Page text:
Stockman on the Crisis that Wasn’t
| Peter Klein |
I’ve been complaining since 2008 that the justification for TARP and other forms of monetary and fiscal stimulus was never clearly stated. “The financial system would have collapsed” if Paulson and Bernanke had not made their unprecedented moves. But there was never any serious analysis or argument for this, just a series of bold (bald?) assertions.
This weekend’s ASC speech by former Reagan OMB Director David Stockman took the same line:
Based on the panicked advice of Paulson and Bernanke, of course, the president had the misapprehension that without a bailout “this sucker is going down.” Yet 30 months after the fact, evidence that the American economy had been on the edge of a nuclear-style meltdown is nowhere to be found. . . .
Still, the urban legend persists that in September 2008 the payments system was on the cusp of crashing, and that absent the bailouts, companies would have missed payrolls, ATMs would have gone dark and general financial disintegration would have ensued.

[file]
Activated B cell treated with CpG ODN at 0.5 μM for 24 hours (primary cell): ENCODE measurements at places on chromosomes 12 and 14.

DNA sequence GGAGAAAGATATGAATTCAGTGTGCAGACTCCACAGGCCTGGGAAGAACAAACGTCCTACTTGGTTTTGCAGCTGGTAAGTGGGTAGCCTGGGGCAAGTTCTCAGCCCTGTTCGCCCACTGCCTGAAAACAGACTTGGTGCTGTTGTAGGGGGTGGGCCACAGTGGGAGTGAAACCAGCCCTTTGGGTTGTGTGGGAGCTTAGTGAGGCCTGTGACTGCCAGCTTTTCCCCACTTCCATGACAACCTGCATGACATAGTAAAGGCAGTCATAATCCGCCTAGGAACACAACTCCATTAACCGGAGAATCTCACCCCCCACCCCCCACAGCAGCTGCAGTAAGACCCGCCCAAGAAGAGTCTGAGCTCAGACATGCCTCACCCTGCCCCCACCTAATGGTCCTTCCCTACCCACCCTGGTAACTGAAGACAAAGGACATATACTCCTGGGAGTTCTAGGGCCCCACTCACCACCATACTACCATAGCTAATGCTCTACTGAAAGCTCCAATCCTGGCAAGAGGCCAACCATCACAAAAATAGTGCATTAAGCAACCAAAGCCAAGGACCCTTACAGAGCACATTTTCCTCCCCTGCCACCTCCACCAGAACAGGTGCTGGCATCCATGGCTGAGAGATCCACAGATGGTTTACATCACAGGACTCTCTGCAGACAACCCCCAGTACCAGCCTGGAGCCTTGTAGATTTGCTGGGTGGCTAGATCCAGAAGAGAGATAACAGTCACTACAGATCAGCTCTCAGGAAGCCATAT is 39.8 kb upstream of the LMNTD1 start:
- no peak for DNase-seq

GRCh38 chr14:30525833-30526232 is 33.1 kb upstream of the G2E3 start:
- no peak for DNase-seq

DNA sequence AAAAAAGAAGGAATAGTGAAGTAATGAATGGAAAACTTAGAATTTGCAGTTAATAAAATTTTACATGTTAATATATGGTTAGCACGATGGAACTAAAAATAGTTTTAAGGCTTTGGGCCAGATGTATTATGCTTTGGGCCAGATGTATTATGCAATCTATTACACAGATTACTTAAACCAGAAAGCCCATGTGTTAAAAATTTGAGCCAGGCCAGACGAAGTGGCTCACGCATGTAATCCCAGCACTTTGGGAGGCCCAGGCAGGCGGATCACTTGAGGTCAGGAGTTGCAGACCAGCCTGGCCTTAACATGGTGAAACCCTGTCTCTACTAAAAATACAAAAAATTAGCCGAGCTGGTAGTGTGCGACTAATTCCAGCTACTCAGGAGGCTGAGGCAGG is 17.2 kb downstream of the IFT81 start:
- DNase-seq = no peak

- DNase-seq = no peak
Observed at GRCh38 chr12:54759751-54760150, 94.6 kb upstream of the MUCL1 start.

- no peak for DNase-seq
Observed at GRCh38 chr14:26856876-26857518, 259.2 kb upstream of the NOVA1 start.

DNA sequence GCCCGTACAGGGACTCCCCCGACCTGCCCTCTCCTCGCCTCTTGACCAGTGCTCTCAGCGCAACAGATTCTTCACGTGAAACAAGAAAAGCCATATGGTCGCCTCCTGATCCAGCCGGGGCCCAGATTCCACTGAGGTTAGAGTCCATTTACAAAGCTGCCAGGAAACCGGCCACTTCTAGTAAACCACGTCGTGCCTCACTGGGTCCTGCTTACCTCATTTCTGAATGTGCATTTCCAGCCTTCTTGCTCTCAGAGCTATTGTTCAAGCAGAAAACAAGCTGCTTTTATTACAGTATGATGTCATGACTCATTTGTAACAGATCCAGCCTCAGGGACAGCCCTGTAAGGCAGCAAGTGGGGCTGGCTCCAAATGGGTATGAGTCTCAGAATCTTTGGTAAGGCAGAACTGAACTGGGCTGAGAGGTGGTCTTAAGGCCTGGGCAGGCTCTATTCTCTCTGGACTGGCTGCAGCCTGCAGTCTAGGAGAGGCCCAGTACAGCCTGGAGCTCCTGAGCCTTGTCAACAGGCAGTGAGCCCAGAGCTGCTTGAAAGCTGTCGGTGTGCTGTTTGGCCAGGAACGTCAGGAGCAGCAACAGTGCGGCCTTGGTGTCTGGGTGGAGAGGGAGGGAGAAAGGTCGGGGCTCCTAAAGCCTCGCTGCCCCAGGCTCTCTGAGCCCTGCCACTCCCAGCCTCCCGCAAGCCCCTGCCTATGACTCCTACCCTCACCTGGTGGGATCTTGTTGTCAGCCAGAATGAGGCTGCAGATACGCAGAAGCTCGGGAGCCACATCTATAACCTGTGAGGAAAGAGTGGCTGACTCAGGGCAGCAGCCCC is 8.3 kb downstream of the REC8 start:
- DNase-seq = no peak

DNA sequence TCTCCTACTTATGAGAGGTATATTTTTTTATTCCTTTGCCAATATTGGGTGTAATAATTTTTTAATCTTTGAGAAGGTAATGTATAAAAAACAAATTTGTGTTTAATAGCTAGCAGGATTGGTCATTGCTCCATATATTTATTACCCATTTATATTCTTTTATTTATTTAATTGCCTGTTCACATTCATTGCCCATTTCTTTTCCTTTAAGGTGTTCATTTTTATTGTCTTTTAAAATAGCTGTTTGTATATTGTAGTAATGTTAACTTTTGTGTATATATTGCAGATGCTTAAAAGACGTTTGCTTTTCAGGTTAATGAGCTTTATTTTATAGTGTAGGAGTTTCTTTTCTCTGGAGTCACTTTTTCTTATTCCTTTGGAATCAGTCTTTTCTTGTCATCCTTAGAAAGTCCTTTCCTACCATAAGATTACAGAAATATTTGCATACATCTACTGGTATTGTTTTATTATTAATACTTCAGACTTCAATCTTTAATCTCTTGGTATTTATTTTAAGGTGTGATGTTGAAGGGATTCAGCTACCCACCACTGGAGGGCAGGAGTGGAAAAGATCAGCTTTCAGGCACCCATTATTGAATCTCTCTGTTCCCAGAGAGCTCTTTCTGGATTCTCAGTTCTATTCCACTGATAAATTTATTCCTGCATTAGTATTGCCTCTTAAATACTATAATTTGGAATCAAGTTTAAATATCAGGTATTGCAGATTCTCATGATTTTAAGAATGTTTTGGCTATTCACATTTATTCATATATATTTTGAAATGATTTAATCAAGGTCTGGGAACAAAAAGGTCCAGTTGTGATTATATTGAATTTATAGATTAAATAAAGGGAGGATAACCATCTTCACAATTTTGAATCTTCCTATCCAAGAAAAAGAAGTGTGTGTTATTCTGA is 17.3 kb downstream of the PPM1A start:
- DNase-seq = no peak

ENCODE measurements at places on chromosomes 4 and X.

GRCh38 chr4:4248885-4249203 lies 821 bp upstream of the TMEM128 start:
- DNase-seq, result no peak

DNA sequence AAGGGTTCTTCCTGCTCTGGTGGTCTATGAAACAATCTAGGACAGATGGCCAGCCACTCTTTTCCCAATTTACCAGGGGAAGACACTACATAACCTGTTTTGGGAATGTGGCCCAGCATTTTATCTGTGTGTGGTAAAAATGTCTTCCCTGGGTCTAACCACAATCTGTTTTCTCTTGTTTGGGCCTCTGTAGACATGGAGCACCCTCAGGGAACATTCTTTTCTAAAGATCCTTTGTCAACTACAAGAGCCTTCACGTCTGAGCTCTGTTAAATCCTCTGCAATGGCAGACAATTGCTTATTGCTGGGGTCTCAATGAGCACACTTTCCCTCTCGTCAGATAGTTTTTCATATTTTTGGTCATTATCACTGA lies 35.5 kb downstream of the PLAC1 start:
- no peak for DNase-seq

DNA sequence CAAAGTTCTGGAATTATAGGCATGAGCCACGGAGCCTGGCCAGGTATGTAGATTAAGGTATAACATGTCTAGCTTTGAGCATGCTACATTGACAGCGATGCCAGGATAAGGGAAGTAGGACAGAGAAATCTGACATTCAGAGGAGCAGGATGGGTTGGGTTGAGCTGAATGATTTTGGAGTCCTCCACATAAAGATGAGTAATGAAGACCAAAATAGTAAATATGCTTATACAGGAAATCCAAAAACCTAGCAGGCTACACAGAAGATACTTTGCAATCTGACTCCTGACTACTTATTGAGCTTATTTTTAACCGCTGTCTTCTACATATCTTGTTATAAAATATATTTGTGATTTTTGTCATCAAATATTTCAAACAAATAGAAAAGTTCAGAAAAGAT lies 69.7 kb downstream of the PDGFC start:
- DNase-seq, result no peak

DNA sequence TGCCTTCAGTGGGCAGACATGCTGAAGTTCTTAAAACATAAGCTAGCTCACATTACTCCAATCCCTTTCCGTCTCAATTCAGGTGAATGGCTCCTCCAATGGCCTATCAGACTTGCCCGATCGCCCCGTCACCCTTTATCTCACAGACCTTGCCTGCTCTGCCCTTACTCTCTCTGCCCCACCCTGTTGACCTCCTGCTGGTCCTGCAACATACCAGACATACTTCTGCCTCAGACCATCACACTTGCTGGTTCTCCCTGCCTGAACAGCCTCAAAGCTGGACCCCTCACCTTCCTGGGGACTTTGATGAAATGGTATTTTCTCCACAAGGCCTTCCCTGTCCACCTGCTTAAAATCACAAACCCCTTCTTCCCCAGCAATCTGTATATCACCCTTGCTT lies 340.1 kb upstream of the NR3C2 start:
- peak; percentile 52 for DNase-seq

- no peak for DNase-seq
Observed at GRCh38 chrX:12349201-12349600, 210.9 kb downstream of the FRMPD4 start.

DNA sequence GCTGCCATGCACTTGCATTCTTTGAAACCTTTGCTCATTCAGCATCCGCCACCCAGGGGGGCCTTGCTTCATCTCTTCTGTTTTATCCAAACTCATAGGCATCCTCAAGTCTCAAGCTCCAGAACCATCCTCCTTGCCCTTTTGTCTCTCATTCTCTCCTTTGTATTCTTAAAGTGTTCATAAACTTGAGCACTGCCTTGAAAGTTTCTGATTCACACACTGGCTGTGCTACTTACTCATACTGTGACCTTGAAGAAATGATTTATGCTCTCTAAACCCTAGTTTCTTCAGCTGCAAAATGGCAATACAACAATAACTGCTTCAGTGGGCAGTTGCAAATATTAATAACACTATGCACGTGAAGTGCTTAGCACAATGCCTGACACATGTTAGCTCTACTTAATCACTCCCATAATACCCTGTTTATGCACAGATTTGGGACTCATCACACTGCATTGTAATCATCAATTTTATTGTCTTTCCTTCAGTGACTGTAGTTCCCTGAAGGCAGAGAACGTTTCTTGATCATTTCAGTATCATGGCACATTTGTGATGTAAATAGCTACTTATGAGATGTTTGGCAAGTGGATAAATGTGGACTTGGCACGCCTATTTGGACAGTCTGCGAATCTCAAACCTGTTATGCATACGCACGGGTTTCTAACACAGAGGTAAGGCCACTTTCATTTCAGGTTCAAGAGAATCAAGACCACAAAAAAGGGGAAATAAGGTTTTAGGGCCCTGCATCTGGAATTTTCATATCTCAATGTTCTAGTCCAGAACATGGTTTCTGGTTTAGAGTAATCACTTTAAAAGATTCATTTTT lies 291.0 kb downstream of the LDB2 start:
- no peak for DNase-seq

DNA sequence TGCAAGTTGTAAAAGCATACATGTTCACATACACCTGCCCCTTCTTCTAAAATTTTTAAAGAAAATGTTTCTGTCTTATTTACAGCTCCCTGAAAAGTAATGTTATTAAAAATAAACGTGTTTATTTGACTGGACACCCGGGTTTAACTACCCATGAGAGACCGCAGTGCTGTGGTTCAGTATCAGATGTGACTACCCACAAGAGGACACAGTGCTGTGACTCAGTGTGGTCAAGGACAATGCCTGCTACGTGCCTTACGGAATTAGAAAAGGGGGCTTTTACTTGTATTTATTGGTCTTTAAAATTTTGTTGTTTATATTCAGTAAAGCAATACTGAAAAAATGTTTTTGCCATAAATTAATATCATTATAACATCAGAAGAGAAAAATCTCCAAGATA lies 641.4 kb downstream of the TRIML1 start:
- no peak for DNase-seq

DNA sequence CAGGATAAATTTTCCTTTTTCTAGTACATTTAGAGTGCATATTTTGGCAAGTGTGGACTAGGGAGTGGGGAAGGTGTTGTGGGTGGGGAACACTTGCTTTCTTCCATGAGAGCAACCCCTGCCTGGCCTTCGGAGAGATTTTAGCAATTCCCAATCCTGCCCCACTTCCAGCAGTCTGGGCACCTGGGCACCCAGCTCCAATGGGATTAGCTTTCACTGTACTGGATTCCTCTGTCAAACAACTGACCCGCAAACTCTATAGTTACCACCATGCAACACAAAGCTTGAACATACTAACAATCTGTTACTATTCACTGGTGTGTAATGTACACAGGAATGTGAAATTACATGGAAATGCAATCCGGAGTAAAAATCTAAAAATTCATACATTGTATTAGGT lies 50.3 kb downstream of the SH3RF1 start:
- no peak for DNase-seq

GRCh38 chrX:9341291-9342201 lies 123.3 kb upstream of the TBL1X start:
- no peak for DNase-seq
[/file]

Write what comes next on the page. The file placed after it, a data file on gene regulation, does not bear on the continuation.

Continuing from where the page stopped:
But the only thing that even faintly hints of this fiction is the commercial-paper market dislocation. Upon examination, however, it is evident that what actually evaporated in this sector was not the cash needed for payrolls, but billions in phony book profits, which banks had previously obtained through yield-curve arbitrages that were now violently unwinding.
Stockman argues (persuasively, in my view) that the commercial-paper market was going through a much-needed correction, and that the best response would have been to let the loan market adjust, according to market forces. After all, “nowhere was it written that GE Capital or the Bank One credit-card conduit, to pick two heavy users of the space, had a Federal entitlement to cheap commercial paper — so that they could earn fat spreads on their loan books.”
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